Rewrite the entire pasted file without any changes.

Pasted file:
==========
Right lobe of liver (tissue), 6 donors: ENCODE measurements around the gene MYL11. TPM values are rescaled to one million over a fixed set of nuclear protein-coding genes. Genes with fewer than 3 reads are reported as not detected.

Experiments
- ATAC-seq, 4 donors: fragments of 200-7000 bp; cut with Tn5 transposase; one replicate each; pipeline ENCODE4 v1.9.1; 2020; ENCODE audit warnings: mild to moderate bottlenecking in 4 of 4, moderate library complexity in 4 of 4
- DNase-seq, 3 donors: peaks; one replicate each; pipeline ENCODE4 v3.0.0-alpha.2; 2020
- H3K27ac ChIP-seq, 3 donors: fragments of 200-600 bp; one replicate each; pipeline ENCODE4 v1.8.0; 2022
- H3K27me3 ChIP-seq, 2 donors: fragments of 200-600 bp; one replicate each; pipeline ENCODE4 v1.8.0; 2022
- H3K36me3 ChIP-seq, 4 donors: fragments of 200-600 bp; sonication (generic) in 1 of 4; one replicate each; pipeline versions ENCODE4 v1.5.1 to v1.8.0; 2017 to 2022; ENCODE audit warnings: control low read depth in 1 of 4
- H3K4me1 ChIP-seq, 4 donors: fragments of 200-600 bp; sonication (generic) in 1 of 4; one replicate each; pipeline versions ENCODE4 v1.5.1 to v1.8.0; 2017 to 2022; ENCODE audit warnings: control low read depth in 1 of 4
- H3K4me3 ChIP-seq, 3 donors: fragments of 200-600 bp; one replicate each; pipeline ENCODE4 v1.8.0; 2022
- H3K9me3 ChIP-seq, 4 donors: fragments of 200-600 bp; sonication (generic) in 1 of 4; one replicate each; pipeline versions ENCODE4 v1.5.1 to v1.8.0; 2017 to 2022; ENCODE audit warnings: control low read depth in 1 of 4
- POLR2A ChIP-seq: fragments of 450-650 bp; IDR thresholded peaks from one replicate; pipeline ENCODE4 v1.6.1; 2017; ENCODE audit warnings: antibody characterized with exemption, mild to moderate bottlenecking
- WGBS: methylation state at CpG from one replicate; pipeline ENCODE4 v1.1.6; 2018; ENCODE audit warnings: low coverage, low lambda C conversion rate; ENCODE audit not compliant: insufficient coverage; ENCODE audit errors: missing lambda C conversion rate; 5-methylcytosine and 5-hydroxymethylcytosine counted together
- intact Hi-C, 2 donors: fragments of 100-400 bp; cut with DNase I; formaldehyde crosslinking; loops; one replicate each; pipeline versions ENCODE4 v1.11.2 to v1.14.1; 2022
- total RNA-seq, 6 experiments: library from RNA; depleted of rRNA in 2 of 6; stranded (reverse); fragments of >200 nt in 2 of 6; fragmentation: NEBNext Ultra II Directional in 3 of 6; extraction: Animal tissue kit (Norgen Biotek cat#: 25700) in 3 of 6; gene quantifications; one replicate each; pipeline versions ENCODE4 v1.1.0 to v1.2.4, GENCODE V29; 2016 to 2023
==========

Right lobe of liver (tissue), 6 donors: ENCODE measurements around the gene MYL11. TPM values are rescaled to one million over a fixed set of nuclear protein-coding genes. Genes with fewer than 3 reads are reported as not detected.

Experiments
- ATAC-seq, 4 donors: fragments of 200-7000 bp; cut with Tn5 transposase; one replicate each; pipeline ENCODE4 v1.9.1; 2020; ENCODE audit warnings: mild to moderate bottlenecking in 4 of 4, moderate library complexity in 4 of 4
- DNase-seq, 3 donors: peaks; one replicate each; pipeline ENCODE4 v3.0.0-alpha.2; 2020
- H3K27ac ChIP-seq, 3 donors: fragments of 200-600 bp; one replicate each; pipeline ENCODE4 v1.8.0; 2022
- H3K27me3 ChIP-seq, 2 donors: fragments of 200-600 bp; one replicate each; pipeline ENCODE4 v1.8.0; 2022
- H3K36me3 ChIP-seq, 4 donors: fragments of 200-600 bp; sonication (generic) in 1 of 4; one replicate each; pipeline versions ENCODE4 v1.5.1 to v1.8.0; 2017 to 2022; ENCODE audit warnings: control low read depth in 1 of 4
- H3K4me1 ChIP-seq, 4 donors: fragments of 200-600 bp; sonication (generic) in 1 of 4; one replicate each; pipeline versions ENCODE4 v1.5.1 to v1.8.0; 2017 to 2022; ENCODE audit warnings: control low read depth in 1 of 4
- H3K4me3 ChIP-seq, 3 donors: fragments of 200-600 bp; one replicate each; pipeline ENCODE4 v1.8.0; 2022
- H3K9me3 ChIP-seq, 4 donors: fragments of 200-600 bp; sonication (generic) in 1 of 4; one replicate each; pipeline versions ENCODE4 v1.5.1 to v1.8.0; 2017 to 2022; ENCODE audit warnings: control low read depth in 1 of 4
- POLR2A ChIP-seq: fragments of 450-650 bp; IDR thresholded peaks from one replicate; pipeline ENCODE4 v1.6.1; 2017; ENCODE audit warnings: antibody characterized with exemption, mild to moderate bottlenecking
- WGBS: methylation state at CpG from one replicate; pipeline ENCODE4 v1.1.6; 2018; ENCODE audit warnings: low coverage, low lambda C conversion rate; ENCODE audit not compliant: insufficient coverage; ENCODE audit errors: missing lambda C conversion rate; 5-methylcytosine and 5-hydroxymethylcytosine counted together
- intact Hi-C, 2 donors: fragments of 100-400 bp; cut with DNase I; formaldehyde crosslinking; loops; one replicate each; pipeline versions ENCODE4 v1.11.2 to v1.14.1; 2022
- total RNA-seq, 6 experiments: library from RNA; depleted of rRNA in 2 of 6; stranded (reverse); fragments of >200 nt in 2 of 6; fragmentation: NEBNext Ultra II Directional in 3 of 6; extraction: Animal tissue kit (Norgen Biotek cat#: 25700) in 3 of 6; gene quantifications; one replicate each; pipeline versions ENCODE4 v1.1.0 to v1.2.4, GENCODE V29; 2016 to 2023